A recent study by Matura et al [27] in the US associated CAMPHOR and SF-36 scores with symptom clusters in PH patients. They found that severity of symptoms was related to outcomes on both measures. However, they did not explore the psychometric performance of the measures. It was interesting to note that scores on the psycho-social domains of the SF-36 (as in the present study) were remarkably high.

Other researchers have investigated the functioning of the SF-36 physical (PCS) and mental (MCS) component summaries in PH patients [28]. Chen et al reported low levels of end effects for the MCS and PCS scales. Considerable doubt has been raised about the validity of the statistical methodology employed in the calculation of these scales [2936]. Both the PCS and MCS scores are calculated by using factor coefficients from all eight domains. The PCS includes positively weighted coefficients from the physical domains of the measure but also negatively weighted coefficients from the mental domains. This means that in order to obtain the highest PCS scores it is necessary to both have high scores on the physical domains and low scores on the mental domains. The same is true of the MCS. Such an approach to measurement leads to anomalies, including the creation of artificially low end effects. Therefore it was decided not to report PCS or MCS scores in the present study.

Based on the findings of this study only the SF-36 physical functioning and general health perceptions domains met adequate psychometric criteria for use in research in individuals with PH. The general health perceptions section of the SF-36 is concerned with perceptions of health and illness beliefs and the physical functioning scale with functional limitations. These outcomes measure only a limited aspect of patients’ experience with PH. The results of this study demonstrate that the CAMPHOR is a more complete tool to assess the impact of PH from the patients’ perspective, with good psychometric properties in all scales.

As the CAMPHOR is a disease-specific measure the content is highly relevant to PH patients. The low levels of floor and ceiling effects and high test-retest reliability show the measure is sensitive and has low levels of random measurement error. This in turn suggests the CAMPHOR will be responsive to change. A previous research study has provided evidence of the responsiveness of the CAMPHOR [22].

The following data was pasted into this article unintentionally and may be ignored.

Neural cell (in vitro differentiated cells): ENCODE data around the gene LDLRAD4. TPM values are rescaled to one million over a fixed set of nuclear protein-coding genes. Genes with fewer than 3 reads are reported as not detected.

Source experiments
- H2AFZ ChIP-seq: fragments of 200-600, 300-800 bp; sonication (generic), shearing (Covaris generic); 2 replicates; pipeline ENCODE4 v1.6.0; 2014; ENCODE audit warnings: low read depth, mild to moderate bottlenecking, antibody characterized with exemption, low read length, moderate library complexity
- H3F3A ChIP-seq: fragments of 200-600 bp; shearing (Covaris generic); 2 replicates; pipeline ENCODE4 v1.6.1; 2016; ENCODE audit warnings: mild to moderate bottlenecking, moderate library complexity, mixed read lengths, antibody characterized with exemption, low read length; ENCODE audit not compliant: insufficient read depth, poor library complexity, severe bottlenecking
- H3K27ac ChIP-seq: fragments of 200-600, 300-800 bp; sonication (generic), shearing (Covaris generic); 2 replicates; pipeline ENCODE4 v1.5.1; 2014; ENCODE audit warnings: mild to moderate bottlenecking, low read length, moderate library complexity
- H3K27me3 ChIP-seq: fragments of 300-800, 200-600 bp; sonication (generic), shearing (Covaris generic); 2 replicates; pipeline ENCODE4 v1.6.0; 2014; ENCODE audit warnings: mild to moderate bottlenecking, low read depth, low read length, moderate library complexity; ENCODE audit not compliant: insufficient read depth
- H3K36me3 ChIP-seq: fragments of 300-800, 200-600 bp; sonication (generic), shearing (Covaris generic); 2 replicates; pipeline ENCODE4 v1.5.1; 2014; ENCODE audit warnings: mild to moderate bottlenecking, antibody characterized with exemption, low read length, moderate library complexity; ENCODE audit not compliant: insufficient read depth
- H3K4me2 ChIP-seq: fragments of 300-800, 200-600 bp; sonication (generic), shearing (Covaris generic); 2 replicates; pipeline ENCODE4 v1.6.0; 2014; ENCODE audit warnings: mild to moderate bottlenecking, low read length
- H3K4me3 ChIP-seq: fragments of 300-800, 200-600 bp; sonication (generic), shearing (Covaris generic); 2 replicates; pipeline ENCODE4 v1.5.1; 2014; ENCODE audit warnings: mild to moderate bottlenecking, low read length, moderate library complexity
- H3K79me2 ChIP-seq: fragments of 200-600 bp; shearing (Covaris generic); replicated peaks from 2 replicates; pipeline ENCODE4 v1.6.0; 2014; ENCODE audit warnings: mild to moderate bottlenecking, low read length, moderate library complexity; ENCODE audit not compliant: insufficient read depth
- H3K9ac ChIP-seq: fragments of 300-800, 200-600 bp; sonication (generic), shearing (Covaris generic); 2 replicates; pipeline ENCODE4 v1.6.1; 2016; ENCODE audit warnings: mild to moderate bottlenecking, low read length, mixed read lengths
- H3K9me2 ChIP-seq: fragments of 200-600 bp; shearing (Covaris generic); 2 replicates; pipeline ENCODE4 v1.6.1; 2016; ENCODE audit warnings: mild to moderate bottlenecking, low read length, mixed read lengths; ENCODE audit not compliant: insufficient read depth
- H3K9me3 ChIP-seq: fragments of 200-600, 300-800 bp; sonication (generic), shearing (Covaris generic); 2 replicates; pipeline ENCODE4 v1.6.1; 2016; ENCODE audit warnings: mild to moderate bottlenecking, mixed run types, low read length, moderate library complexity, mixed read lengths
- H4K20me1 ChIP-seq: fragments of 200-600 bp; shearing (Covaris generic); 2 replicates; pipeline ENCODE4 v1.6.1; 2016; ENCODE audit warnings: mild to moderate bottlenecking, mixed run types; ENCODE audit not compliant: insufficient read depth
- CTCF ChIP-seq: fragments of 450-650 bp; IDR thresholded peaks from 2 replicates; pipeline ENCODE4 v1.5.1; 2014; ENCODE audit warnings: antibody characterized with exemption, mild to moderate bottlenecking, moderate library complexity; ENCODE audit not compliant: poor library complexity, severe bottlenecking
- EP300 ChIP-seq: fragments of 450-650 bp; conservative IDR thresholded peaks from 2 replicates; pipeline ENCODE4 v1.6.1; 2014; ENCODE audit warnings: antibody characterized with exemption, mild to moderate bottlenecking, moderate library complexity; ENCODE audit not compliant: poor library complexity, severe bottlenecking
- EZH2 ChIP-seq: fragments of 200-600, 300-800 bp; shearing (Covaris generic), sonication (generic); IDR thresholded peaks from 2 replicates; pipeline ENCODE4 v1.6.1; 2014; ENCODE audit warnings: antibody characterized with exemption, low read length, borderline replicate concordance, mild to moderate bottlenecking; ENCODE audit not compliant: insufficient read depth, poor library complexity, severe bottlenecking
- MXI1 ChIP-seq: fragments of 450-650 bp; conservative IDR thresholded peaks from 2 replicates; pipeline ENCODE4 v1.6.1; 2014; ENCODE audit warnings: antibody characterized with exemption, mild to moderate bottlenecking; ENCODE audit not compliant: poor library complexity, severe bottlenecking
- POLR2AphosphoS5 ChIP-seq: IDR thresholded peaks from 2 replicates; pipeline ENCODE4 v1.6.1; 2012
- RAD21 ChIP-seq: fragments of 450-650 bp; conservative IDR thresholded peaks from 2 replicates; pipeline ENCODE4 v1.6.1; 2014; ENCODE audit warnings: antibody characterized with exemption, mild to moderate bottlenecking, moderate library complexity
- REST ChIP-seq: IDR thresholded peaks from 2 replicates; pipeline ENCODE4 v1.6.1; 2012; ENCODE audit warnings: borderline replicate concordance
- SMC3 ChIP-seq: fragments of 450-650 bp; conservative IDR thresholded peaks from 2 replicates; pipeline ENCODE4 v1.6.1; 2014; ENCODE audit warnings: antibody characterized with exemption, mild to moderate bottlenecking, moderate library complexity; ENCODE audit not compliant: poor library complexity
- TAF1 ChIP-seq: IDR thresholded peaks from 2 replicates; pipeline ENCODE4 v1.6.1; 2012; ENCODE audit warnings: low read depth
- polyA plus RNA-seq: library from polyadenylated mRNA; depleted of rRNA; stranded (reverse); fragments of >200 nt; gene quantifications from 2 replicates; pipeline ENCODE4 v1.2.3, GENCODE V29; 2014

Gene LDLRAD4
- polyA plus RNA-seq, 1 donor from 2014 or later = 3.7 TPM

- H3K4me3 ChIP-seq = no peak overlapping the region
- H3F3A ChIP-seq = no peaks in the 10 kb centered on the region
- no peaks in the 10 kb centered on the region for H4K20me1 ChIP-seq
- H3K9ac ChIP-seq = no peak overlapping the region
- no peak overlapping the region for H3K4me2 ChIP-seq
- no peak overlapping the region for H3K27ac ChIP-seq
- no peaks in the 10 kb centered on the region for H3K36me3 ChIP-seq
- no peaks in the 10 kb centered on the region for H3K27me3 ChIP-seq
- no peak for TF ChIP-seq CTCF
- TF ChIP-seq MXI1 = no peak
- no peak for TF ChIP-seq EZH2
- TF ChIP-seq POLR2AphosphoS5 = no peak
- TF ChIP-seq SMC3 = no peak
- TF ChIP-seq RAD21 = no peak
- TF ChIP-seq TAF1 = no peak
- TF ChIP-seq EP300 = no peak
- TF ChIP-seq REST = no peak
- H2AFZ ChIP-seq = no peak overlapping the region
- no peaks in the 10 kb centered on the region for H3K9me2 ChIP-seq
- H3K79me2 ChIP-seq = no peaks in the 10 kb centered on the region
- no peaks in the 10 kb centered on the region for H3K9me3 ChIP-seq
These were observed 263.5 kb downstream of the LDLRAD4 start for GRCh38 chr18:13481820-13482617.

Limitations of the study are noted. A relatively small sample was available so the results should be interpreted with some caution (n=65). However, this is typical of studies in this orphan disease [16, 37, 38]. A high proportion of females were included in the sample (78.5%). This reflects the gender ratio prevalence in PH patients [3]. The study was not designed to compare responsiveness of the two measures. Despite this, psychometric analyses suggest that the CAMPHOR scales would be more responsive. Overall, the study has provided a good indication of the psychometric properties of the two measures.

Conclusions

Only the SF-36 physical functioning and general health perceptions domains met adequate psychometric criteria for use in research on individuals with PH. In contrast, all three CAMPHOR scales met the criteria. The CAMPHOR has superior psychometric properties to the SF-36 in the assessment of PH patient-reported outcome.

Declarations

Acknowledgements

The authors would like to thank the patients for their participation in this study and the following clinicians from Australia and New Zealand for their assistance in recruiting patients: Dr Lutz Beckert (Christchurch Hospital, Christchurch, New Zealand), Dr Fiona Kermeen (The Prince Charles Hospital, Queensland, Australia), Cherie Franks (The Prince Charles Hospital, Queensland, Australia), Dr Eugene Kotlyar (St Vincent's Hospital, New South Wales, Australia), Carolyn Corrigan (St Vincent's Hospital, New South Wales, Australia), Dr Susanna Proudman (Royal Adelaide Hospital, South Australia, Australia), Leah McWilliams (Royal Adelaide Hospital, South Australia, Australia), Professor Trevor Williams (The Alfred, Victoria, Australia) and Cristianne Manterfield (The Alfred, Victoria, Australia).

Authors’ Affiliations

(1)
Galen Research Ltd
(2)
Royal Perth Hospital
(3)
Lung Institute of Western Australia, Centre for Asthma, Allergy and Respiratory Research, University of Western Australia
(4)
School of Physiotherapy and Curtin Health Innovation Research Institute, Curtin University
(5)
Discipline of Physiotherapy, Faculty of Health Sciences, The University of Sydney
(6)
Sir Charles Gairdner Hospital
(7)
School of Medicine and Pharmacology, University of Western Australia
(8)
School of Medicine, University of Notre Dame